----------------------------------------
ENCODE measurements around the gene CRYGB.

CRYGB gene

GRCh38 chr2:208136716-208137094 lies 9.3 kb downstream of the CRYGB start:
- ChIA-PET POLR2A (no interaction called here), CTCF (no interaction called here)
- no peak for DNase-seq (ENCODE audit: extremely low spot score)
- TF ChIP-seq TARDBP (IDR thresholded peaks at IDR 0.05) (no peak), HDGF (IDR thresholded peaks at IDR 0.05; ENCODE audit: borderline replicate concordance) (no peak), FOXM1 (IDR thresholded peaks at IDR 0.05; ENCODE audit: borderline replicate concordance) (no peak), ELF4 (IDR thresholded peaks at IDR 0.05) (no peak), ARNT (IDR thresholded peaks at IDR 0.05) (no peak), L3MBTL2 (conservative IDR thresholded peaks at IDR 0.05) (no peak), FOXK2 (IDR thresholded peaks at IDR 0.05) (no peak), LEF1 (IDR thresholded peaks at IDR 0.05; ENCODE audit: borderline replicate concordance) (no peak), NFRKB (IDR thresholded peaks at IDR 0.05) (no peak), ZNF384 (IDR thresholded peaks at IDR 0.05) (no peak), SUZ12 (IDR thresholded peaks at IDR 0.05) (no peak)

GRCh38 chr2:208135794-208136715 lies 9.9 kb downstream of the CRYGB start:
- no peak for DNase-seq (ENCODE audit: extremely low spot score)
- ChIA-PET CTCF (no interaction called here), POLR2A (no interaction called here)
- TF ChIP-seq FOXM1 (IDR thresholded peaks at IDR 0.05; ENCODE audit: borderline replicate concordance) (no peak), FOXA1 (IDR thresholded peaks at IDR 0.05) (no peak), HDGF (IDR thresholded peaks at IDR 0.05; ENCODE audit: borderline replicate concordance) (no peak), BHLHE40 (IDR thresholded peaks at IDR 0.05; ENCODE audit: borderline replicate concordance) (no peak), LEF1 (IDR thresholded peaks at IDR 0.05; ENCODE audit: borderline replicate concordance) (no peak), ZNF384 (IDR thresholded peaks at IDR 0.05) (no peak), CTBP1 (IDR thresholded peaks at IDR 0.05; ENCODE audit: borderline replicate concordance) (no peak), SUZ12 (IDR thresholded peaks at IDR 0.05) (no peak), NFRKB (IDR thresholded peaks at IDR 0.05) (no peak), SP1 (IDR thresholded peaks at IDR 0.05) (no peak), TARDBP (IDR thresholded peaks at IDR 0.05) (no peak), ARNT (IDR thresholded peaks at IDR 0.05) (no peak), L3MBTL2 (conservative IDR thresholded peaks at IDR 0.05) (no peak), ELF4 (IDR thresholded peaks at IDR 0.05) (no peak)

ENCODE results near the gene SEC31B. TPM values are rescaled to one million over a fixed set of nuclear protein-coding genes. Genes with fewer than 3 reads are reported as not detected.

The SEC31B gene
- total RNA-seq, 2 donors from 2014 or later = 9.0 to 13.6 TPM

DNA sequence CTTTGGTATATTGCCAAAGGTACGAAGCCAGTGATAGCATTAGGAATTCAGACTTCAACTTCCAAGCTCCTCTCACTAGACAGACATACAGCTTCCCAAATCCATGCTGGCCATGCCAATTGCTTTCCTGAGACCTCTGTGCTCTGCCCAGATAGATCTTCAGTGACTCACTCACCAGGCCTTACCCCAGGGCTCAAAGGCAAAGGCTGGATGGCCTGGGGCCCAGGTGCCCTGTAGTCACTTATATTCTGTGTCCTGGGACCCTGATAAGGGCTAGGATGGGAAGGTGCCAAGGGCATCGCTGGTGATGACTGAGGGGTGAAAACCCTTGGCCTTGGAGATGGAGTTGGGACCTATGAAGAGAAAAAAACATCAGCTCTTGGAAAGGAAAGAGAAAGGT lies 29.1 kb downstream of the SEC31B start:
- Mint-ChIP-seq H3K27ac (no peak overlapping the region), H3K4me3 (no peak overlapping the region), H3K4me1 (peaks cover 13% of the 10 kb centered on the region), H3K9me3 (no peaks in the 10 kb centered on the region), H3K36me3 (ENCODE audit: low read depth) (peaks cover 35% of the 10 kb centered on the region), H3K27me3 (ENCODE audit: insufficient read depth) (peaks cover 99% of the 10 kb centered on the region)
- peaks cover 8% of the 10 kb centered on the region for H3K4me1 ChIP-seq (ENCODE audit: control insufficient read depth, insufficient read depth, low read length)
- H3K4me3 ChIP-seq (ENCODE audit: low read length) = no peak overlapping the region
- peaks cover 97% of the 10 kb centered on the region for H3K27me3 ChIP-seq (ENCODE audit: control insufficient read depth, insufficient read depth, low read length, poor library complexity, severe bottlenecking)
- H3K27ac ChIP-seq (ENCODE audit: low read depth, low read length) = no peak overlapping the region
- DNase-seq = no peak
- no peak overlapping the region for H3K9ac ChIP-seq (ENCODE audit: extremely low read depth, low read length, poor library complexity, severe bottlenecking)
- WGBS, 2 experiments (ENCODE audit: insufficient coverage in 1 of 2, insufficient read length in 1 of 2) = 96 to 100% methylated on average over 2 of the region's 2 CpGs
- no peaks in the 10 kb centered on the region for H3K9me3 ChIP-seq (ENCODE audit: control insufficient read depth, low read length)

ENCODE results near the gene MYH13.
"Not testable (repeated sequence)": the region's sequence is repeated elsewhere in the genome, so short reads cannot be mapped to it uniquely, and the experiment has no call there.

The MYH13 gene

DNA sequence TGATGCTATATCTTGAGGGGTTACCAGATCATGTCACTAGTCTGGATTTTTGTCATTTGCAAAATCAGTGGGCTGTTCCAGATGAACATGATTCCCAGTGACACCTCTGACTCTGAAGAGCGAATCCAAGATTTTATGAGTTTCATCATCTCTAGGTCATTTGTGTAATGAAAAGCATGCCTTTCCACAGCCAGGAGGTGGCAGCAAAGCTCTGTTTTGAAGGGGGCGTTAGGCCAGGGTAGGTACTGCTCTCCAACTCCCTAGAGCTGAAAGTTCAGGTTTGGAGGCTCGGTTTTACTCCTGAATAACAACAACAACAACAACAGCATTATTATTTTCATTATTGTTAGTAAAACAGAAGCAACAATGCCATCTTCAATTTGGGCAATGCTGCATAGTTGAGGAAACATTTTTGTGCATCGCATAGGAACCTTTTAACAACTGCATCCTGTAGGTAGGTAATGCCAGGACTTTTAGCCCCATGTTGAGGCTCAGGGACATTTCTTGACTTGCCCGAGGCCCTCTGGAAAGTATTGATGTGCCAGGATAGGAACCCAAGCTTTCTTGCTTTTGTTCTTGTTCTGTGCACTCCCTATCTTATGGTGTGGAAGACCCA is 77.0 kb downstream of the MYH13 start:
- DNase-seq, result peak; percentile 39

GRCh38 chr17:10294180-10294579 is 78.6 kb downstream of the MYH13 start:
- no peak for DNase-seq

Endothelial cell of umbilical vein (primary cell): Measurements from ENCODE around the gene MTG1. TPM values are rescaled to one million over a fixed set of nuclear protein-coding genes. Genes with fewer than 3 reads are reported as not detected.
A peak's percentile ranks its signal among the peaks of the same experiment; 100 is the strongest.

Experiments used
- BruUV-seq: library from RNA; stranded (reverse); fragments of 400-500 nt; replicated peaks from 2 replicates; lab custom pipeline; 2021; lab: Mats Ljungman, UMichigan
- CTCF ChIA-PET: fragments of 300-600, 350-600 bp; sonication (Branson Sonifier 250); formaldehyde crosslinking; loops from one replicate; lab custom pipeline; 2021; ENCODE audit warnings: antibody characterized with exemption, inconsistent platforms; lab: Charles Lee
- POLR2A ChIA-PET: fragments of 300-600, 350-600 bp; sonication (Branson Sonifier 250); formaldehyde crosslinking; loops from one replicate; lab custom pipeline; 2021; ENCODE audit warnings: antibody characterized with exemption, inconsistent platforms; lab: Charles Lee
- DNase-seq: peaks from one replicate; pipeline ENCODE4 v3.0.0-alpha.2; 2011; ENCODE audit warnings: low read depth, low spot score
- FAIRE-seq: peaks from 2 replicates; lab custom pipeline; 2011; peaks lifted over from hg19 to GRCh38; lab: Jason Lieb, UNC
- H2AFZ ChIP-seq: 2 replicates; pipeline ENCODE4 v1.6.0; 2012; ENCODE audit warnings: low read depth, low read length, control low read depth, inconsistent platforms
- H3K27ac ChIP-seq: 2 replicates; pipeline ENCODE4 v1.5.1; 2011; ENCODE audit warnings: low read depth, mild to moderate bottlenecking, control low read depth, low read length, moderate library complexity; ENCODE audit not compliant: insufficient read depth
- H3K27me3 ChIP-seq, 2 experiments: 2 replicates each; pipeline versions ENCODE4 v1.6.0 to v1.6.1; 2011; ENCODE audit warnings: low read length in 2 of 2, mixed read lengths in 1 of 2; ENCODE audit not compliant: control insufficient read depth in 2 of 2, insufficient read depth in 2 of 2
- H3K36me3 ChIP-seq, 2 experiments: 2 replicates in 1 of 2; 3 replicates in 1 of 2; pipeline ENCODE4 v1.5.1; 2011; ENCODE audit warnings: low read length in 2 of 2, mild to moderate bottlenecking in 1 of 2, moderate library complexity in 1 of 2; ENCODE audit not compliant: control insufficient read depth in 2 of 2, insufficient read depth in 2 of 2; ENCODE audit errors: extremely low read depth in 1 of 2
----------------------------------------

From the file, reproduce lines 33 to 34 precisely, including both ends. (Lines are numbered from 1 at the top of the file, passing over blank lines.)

Experiments used
- BruUV-seq: library from RNA; stranded (reverse); fragments of 400-500 nt; replicated peaks from 2 replicates; lab custom pipeline; 2021; lab: Mats Ljungman, UMichigan